For me, the immigration process has always been deeply personal. I come from a family of immigrants — my father’s family is from Colombia, my mother’s parents were Cuban refugees. I have cousins on student visas who are hoping to find jobs and build permanent lives in America. I have seen firsthand how difficult and heartbreaking it is when family is separated because of glitches in systems and flaws in policy, and it’s why I care so deeply about modernizing our immigration system.
At first glance, the mostly paper-based process seems poorly designed. It can be confusing, frustrating, and at times, akin to sending documents into a dark, deep void. Papers change hands multiple times and the applicant is responsible for keeping track of various actors, agencies, deadlines, and forms. From the time a petitioner submits a petition to the time an immigrant receives a permanent resident card, the U.S. government physically transfers paper files no fewer than six times over thousands of miles. A system that is responsible for thousands of people coming to our country every year is in dire need of a design upgrade.
So last November, following the President’s call for streamlining and modernizing the visa process, our team at the U.S. Digital Service joined forces with the Departments of State and Homeland Security to identify ways to improve how visas are processed. For the first time in these departments’ histories, the processes, policies, and systems would be user-centered in design and focus.
The first thing we did was to send our ethnographer in residence, Kate Krontriris, into the field. She traveled to Montreal and Santo Domingo to witness the immigration process from the perspective of the applicant and the consular officers conducting interviews, with the hope of understanding what could be improved about the process. She found that the definition of “user” varied depending on whom you talked to, and that there was actually more than one user to design for. This type of feedback from users in the field was invaluable because it added an important human layer to the recommendations that our collaborating technical teams made (you can find these here).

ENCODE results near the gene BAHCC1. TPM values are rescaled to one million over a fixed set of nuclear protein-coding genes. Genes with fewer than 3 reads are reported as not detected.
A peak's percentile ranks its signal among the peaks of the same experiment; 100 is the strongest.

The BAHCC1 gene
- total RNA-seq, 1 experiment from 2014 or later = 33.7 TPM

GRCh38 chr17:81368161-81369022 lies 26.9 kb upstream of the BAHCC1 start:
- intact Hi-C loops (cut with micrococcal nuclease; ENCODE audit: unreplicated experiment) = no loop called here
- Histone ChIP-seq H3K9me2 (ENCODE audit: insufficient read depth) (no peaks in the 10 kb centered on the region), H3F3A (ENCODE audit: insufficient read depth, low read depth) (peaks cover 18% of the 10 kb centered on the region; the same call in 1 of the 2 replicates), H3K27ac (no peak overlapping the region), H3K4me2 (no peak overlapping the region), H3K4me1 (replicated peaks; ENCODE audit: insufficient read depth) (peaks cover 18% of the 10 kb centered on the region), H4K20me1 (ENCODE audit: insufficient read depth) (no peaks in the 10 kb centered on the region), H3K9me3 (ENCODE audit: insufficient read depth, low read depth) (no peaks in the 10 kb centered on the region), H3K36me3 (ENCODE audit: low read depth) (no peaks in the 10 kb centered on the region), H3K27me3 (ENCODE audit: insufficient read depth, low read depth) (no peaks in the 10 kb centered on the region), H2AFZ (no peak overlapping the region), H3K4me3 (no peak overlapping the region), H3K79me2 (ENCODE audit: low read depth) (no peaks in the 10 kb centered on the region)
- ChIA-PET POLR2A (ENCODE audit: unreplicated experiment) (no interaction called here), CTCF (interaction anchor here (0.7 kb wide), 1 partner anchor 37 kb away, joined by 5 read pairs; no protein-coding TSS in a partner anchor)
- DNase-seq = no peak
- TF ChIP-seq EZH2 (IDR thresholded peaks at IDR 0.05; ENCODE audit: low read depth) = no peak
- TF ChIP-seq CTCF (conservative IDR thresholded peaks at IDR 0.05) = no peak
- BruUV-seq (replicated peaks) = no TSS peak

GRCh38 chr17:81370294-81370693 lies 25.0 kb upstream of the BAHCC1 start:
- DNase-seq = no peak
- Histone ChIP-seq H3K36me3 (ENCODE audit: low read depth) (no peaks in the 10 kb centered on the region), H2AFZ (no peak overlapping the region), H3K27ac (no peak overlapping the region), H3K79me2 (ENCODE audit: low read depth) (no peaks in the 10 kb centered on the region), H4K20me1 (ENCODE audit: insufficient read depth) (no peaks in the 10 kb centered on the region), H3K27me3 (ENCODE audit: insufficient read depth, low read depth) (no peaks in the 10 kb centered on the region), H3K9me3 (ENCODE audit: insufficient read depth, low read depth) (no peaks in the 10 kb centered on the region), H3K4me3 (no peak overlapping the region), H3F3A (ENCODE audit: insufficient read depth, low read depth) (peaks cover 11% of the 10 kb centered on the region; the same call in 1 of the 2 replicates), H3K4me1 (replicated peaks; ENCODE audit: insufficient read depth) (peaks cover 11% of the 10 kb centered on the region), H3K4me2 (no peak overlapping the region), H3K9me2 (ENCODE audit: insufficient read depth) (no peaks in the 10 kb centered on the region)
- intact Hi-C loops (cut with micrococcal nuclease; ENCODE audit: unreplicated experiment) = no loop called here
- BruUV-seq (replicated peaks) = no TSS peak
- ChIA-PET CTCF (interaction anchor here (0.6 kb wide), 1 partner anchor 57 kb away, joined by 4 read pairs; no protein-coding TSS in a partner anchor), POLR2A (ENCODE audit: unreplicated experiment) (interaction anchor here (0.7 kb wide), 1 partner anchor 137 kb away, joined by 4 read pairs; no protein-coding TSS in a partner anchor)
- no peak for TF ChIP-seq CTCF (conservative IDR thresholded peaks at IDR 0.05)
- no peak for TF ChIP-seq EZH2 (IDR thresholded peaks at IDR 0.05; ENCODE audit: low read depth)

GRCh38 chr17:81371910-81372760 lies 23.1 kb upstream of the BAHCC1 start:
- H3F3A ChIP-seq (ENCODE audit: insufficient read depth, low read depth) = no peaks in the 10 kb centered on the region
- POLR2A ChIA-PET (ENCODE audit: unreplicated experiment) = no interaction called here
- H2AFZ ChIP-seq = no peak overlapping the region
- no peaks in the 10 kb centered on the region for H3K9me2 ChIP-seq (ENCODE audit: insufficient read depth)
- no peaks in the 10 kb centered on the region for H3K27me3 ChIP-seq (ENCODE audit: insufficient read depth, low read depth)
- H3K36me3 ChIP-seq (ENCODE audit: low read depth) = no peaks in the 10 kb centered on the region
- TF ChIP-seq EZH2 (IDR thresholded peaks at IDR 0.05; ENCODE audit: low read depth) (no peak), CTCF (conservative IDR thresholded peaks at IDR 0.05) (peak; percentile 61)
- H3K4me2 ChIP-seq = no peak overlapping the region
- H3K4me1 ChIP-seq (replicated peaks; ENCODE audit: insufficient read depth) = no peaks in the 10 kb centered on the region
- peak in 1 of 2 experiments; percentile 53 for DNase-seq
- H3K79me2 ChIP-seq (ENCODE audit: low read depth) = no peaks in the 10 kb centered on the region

We also sent our team of engineers into the agencies to evaluate their systems and what technical improvements could be made. Their recommendations included: adopting modern best practices for software development, such as deploying in a flexible hosting environments (the cloud), and using monitoring systems to measure system performance. We also called on agencies to modernize and simplify their technology stacks, opting for services that enable development teams to work efficiently and build scalable, cost-effective products. These recommendations were based on four principles:
1. Understand user needs. By seeking out the needs of both applicants and government collaborators who interact through immigrant visa service delivery mechanisms, we actually heard directly from people who use these systems, instead of making assumptions about their needs and pain points.
2. Address the whole experience, from start to finish. We found that applicants are often overwhelmed by the multiple agencies that play a role in their immigration process. By integrating the activities of all the relevant agencies, we were able to minimize confusion and streamline the adjudication process.
3. Make the process clear, simple, and intuitive. When people understand the process, they are more prepared to make their requests and, frankly, more compliant with necessary benefit processes and documentation. DHS had already identified this as a need and, in response, built MyUSCIS, which allows users to search for benefit types based on what they need.
4. Use the same language and design patterns when building digital services whenever possible. By creating consistency within design patterns, users become familiar with the services offered and can make reasonable assumptions and guesses regarding their next steps in the process. This is extremely relevant for the global nature of the responsibilities of these agencies; keeping design and language consistent will empower agencies and consular posts to customize their process to meet local circumstances.
While these recommendations will not fix our immigration system entirely, they will go a long way in improving how applicants interact with our government on their immigration journey. I’m reminded of a song by the famous Dominican singer Juan Luis Guerra, “Visa para un sueño (Visa for a dream),” an upbeat merengue that describes the emotional toll behind the journey to this country, waiting for a visa, and for a chance at fulfilling a dream. I do this work because I believe that if we can successfully upgrade the systems that power one of the most fundamentally American experiences, we can help everyone get a little closer to their dreams.
Vivian Graubard works for the United States Digital Service
Photograph by Stephen Voss